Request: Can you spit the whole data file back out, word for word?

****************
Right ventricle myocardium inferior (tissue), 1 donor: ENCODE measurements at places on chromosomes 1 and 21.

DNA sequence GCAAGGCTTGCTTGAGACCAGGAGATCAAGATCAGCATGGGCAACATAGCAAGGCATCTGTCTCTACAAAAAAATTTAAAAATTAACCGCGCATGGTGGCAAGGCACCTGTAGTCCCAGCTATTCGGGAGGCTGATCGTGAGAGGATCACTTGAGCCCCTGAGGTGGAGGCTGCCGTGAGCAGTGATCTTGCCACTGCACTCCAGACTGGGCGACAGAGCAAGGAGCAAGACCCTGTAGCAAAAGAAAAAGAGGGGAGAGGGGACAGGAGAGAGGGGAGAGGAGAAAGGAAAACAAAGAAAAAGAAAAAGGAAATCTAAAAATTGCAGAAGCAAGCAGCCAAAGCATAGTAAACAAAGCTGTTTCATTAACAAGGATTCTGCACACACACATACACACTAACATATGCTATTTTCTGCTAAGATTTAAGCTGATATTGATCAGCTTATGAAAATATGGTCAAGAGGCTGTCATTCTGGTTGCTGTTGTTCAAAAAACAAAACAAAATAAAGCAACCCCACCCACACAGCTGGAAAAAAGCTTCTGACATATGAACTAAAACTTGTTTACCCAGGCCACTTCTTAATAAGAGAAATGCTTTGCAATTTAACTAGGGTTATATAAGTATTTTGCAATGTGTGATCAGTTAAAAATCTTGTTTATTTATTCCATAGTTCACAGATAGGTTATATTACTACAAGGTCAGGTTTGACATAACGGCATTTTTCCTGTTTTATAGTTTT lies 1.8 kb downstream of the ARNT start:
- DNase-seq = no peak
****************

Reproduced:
Right ventricle myocardium inferior (tissue), 1 donor: ENCODE measurements at places on chromosomes 1 and 21.

DNA sequence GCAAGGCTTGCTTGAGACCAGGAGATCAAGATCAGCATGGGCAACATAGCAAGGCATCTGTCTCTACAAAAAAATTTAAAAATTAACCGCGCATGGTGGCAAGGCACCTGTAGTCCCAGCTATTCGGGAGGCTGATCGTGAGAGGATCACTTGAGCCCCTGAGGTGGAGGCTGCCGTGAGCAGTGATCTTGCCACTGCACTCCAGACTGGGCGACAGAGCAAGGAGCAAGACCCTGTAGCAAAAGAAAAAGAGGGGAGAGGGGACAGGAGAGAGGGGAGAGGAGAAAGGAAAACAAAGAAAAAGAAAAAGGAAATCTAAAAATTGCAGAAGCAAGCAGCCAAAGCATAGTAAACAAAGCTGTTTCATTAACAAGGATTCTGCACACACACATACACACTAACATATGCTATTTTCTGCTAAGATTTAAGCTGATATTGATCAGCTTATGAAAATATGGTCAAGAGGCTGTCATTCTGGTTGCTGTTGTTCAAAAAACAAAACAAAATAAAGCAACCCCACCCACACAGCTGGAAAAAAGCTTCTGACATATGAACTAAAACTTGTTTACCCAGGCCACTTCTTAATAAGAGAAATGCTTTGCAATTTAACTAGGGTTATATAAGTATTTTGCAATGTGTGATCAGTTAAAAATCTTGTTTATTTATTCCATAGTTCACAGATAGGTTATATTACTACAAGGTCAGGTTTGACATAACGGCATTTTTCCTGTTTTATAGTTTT lies 1.8 kb downstream of the ARNT start:
- DNase-seq = no peak